He knew he needed more expertise on the matter and went to his track coach to proceed. Bill Bowerman loved the idea and invested in it.

Soon Blue Ribbon began importing shoes from Japan. Sports Retail stores rejected the idea, so Buck had to sell the shoes himself.

He went to various track events, fans, coaches and runners and even sold shoes from the back of his car.

Jeff Johnson became Blue Ribbon’s first full-time employee. He was a team player and dedicated himself, just like Buck and Bowerman.

Buck dealt with the Business and Bowerman came up with the innovation while Jeff built a good database of people who could do business with Blue Ribbon.

An idea that bloomed from the running track of Oregon and Stanford Business was doing well until Kitami entered the picture.

The relationship with Onitsuka soured in the early 70s. Kitami was there for himself and wanted to ruin Buck.

One day Onitsuka visits Blue Ribbon and was not pleased with what they saw. Even though sales were doubling each year, they wanted a bigger distribution they wanted out.

Buck knew the contract terminating in Japan and developed a new idea in his head to make shoes in Mexico.

Part 2

Onitsuka held blue ribbon back with their late deliveries, mixed up orders and refusal to implement new ideas.

With a lot of legal battles, Onitsuka and Blue Ribbon parted ways. For 7 long years, Bowerman and Jeff helped Onitsuka, but it had all come to a halt. They had to start over.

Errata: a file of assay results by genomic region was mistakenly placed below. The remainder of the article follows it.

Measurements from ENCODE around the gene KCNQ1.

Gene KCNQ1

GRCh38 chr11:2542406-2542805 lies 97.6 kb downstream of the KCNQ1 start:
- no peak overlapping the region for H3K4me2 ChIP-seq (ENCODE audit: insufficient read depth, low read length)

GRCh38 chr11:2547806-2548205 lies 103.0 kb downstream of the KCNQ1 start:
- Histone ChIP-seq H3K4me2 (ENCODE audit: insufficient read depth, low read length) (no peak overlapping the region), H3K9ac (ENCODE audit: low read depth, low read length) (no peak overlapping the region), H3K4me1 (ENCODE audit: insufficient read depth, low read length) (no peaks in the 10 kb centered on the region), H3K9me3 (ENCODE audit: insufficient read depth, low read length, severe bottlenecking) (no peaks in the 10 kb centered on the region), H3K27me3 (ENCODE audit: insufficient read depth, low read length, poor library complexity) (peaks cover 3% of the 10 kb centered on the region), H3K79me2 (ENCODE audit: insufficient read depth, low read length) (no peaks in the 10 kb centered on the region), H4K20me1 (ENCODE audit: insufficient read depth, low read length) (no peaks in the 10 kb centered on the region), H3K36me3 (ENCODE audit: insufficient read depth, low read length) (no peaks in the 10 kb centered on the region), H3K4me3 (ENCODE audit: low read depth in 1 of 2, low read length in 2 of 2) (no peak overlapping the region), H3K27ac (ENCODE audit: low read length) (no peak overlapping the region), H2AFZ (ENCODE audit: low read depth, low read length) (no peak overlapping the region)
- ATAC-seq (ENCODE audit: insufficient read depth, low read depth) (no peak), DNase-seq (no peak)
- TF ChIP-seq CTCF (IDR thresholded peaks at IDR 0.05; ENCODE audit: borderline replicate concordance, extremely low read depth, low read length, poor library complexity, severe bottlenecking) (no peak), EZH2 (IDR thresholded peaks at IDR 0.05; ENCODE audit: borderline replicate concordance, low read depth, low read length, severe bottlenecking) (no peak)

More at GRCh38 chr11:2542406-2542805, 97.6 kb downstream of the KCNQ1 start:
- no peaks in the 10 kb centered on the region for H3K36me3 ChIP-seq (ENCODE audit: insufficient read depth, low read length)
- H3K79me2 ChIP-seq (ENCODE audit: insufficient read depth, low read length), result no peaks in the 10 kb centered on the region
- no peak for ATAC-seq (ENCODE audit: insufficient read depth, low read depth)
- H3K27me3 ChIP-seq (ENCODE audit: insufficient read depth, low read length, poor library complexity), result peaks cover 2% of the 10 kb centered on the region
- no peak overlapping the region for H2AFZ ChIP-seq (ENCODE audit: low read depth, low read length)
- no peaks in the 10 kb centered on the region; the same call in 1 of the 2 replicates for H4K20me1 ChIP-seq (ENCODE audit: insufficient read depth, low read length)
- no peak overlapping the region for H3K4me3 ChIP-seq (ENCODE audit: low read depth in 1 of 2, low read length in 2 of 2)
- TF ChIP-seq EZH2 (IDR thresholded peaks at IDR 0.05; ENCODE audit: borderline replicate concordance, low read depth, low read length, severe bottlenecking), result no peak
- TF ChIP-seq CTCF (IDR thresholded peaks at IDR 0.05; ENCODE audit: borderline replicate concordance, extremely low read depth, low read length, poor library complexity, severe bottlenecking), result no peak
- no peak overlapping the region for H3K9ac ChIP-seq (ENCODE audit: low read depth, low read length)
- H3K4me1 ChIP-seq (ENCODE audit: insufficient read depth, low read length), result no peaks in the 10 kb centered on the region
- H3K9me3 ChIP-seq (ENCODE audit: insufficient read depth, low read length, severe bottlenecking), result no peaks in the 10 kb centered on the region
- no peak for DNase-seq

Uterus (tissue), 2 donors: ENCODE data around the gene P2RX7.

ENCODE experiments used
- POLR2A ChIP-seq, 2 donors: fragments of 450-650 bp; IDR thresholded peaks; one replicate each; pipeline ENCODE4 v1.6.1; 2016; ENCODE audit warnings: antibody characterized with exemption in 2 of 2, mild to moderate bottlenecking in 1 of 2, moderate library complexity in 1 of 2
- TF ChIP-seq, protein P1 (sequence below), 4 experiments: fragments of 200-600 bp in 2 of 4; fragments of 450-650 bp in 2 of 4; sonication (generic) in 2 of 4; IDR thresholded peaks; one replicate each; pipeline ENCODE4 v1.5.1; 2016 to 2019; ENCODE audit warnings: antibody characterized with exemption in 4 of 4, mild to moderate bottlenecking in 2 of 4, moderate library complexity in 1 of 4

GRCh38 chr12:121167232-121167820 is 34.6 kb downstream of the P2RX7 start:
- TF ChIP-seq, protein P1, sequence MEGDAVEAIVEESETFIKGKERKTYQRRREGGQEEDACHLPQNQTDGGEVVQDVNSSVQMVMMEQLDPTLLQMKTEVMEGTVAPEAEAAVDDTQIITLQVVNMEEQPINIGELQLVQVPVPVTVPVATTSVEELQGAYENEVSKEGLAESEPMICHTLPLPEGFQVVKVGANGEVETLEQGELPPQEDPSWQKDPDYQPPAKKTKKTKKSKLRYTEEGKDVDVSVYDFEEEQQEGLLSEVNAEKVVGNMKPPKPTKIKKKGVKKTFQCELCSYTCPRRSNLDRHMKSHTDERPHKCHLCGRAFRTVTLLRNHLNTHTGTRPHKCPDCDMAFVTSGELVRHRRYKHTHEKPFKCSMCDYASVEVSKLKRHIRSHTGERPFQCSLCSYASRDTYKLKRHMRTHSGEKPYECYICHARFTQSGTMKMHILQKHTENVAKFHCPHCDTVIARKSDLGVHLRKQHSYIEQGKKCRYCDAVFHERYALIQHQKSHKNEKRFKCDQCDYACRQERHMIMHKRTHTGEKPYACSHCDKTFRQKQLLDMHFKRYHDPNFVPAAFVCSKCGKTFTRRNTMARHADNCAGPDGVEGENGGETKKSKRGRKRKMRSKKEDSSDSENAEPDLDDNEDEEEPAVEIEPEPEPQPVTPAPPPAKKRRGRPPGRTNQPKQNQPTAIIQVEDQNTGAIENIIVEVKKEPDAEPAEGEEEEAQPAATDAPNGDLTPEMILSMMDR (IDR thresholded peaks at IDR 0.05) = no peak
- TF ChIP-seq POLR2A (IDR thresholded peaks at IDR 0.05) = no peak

In 1971, Blue Ribbon Sports had officially become Nike. Nike had to stand out in a way from its chief competitor the stripes of adidas.

All iconic brands have a short iconic name and a powerful sound in the name like K or X. All described Nike. The word Nike came to Jeff Johnson in a dream and they stuck with it.

Carolyn Davidson, a graphic design student from Portland, designed the swoosh. A timeless graphic that looks like something a runner might leave in his wake.


Nike would soon become a multibillion dollar company and one of the most recognizable brands in the world.

Nike is more than a brand now, it’s a statement.

Buck couldn’t sell encyclopedias or mutual funds to save his life, but he had a knack for selling shoes.


Because he believed in his product. He truly believed that if people put on a pair of running shoes and ran every day, the world would be a better place.

He had a clear sense of why and moved from zero to one.

Bill Bowerman was the heart and soul of Nike. He was a true shoe dog. Bowerman would transform the way athletes would run, stop and jump for generations.

Nike’s quality and innovation would soon be greater than puma and adidas. Nike was Phil Knight’s idea, but it wouldn’t have been possible without a team who battled for a common cause, many names that have not been mentioned here.

“I’d tell men and women in their mid-twenties not to settle for a job or a profession or even a career. Seek a calling. Even if you don’t know what that means, seek it. If you’re following your calling, the fatigue will be easier to bear, the disappointments will be fuel, the highs will be like nothing you’ve ever felt.”